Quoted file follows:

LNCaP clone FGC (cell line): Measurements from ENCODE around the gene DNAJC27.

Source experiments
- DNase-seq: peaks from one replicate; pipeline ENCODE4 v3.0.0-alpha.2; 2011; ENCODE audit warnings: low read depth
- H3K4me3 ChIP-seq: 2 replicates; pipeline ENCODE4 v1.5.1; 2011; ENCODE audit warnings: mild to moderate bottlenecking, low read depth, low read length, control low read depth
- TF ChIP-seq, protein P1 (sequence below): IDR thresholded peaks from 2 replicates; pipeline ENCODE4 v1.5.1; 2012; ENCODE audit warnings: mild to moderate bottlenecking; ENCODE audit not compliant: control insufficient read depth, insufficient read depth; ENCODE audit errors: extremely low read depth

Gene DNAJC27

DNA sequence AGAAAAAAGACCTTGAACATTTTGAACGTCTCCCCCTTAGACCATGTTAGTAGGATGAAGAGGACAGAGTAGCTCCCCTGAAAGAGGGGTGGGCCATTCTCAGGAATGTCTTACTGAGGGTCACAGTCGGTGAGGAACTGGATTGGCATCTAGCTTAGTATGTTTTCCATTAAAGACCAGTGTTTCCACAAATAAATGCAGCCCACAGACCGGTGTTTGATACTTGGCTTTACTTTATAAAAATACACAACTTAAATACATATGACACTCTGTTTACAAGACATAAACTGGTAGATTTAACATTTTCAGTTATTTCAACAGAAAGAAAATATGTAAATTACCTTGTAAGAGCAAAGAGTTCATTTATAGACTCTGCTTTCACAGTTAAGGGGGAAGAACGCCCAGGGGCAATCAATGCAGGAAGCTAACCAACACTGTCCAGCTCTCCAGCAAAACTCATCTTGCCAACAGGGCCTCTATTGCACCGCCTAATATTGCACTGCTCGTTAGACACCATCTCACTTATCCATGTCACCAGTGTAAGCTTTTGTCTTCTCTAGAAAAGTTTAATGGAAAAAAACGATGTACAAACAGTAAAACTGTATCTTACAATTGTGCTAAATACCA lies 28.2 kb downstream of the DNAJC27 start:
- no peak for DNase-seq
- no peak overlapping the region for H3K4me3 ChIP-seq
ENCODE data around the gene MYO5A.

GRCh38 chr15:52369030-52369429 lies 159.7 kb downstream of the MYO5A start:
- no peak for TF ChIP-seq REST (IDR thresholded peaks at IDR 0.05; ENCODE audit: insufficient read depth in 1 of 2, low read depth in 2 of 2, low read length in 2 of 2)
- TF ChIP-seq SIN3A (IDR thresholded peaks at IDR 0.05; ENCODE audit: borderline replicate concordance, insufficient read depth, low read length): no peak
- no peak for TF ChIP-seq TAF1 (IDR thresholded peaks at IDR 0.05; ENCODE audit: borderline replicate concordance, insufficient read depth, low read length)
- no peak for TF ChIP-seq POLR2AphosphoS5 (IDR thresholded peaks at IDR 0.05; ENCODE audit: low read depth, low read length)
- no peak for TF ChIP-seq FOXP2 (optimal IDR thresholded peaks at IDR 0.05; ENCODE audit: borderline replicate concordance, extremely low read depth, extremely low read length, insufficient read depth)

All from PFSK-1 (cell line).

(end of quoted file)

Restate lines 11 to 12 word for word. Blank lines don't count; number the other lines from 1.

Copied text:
GRCh38 chr15:52369030-52369429 lies 159.7 kb downstream of the MYO5A start:
- no peak for TF ChIP-seq REST (IDR thresholded peaks at IDR 0.05; ENCODE audit: insufficient read depth in 1 of 2, low read depth in 2 of 2, low read length in 2 of 2)